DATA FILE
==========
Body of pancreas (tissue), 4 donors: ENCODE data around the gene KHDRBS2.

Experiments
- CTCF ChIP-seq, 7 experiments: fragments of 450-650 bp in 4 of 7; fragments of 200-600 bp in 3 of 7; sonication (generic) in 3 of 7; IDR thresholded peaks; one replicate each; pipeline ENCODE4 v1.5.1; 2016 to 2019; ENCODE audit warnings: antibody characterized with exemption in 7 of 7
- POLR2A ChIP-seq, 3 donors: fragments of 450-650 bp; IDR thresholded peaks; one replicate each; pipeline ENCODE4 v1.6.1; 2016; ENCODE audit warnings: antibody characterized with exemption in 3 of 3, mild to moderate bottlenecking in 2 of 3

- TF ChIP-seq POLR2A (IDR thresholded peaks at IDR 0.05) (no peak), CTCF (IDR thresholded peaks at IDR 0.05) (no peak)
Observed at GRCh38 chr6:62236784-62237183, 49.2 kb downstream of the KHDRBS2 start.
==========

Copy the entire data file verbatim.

Body of pancreas (tissue), 4 donors: ENCODE data around the gene KHDRBS2.

Experiments
- CTCF ChIP-seq, 7 experiments: fragments of 450-650 bp in 4 of 7; fragments of 200-600 bp in 3 of 7; sonication (generic) in 3 of 7; IDR thresholded peaks; one replicate each; pipeline ENCODE4 v1.5.1; 2016 to 2019; ENCODE audit warnings: antibody characterized with exemption in 7 of 7
- POLR2A ChIP-seq, 3 donors: fragments of 450-650 bp; IDR thresholded peaks; one replicate each; pipeline ENCODE4 v1.6.1; 2016; ENCODE audit warnings: antibody characterized with exemption in 3 of 3, mild to moderate bottlenecking in 2 of 3

- TF ChIP-seq POLR2A (IDR thresholded peaks at IDR 0.05) (no peak), CTCF (IDR thresholded peaks at IDR 0.05) (no peak)
Observed at GRCh38 chr6:62236784-62237183, 49.2 kb downstream of the KHDRBS2 start.